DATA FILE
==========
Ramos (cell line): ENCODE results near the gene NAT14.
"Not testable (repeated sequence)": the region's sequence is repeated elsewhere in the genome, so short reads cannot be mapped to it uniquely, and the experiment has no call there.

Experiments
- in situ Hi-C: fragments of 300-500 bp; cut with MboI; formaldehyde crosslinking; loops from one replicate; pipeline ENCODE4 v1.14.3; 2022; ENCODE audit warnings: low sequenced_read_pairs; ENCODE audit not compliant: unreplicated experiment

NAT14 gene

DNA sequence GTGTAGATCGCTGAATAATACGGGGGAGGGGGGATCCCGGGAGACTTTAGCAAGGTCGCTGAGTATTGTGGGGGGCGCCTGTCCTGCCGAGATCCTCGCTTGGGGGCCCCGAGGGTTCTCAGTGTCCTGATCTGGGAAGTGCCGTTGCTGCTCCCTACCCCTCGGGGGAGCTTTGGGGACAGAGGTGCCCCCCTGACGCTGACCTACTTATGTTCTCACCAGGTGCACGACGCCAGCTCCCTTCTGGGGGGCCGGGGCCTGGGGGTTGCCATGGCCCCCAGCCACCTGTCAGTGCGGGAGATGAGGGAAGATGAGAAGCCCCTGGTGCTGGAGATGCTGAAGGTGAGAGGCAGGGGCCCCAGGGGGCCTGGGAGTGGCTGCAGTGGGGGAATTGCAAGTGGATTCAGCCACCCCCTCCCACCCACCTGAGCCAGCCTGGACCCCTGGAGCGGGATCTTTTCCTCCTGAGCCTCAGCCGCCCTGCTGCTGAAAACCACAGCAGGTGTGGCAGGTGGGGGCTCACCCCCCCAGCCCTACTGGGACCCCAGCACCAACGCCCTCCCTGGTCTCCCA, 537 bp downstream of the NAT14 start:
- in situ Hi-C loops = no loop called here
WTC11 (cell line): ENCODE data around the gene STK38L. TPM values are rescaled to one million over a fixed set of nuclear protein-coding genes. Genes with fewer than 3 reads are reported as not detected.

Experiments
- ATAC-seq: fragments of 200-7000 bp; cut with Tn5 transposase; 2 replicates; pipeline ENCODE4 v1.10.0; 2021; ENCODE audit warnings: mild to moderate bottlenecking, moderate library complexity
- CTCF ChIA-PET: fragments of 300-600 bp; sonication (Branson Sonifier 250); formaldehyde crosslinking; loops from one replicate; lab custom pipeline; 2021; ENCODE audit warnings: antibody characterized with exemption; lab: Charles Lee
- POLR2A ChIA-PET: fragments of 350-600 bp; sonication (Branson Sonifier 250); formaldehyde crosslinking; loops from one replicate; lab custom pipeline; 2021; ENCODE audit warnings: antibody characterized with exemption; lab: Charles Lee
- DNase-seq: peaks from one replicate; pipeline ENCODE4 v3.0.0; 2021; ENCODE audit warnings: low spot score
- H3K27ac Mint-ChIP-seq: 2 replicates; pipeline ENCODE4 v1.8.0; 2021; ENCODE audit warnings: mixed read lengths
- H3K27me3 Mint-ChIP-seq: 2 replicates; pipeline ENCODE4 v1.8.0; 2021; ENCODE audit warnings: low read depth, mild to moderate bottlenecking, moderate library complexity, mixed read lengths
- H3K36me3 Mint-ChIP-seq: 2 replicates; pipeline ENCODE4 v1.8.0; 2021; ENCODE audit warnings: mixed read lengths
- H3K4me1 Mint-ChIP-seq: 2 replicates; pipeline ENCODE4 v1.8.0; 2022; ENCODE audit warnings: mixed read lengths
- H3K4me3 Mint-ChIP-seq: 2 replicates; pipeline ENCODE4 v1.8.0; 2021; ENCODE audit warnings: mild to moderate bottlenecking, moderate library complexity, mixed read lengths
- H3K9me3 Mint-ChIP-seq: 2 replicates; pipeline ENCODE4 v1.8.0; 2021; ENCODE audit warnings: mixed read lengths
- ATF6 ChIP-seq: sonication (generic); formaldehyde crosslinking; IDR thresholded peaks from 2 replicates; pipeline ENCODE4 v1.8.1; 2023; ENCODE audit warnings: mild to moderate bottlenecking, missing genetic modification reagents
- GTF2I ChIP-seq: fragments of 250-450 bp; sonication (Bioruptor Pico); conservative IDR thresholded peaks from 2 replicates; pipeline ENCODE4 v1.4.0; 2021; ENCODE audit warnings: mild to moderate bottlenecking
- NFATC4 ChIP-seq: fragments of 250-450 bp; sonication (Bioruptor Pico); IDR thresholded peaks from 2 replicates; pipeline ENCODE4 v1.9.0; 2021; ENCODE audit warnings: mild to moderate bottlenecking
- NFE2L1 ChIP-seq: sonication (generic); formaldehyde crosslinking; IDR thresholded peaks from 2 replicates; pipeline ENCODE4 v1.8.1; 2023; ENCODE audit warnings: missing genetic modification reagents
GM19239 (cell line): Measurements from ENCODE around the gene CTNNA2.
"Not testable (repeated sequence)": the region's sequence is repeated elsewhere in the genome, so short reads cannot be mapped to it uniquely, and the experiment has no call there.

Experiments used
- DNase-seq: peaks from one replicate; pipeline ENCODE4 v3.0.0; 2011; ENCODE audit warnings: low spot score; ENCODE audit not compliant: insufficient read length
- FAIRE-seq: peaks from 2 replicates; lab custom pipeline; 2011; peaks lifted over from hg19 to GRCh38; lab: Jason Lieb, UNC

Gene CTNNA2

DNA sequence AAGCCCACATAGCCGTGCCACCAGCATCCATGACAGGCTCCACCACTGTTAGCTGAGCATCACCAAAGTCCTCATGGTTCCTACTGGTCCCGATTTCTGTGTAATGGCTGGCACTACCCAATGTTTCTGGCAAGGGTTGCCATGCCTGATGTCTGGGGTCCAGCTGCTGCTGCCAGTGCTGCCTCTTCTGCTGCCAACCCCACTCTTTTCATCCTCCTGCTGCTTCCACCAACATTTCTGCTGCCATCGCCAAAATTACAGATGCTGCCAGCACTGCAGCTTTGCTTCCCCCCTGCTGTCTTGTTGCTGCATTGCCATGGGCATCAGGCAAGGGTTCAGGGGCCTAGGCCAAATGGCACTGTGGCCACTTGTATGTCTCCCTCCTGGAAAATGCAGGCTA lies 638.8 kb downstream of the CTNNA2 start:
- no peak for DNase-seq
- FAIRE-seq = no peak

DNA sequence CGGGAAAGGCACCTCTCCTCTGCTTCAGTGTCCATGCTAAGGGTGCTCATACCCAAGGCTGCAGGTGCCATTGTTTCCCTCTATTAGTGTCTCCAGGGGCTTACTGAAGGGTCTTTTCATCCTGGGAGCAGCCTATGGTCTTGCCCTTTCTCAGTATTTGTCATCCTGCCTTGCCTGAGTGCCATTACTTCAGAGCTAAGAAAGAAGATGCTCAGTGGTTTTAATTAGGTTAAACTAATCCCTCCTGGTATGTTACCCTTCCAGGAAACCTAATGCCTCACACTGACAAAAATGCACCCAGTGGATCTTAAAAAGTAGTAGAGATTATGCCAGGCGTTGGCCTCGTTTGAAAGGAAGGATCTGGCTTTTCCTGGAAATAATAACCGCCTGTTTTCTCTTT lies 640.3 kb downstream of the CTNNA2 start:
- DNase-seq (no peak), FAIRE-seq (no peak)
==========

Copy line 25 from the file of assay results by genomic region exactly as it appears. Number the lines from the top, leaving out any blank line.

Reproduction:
"Not testable (repeated sequence)": the region's sequence is repeated elsewhere in the genome, so short reads cannot be mapped to it uniquely, and the experiment has no call there.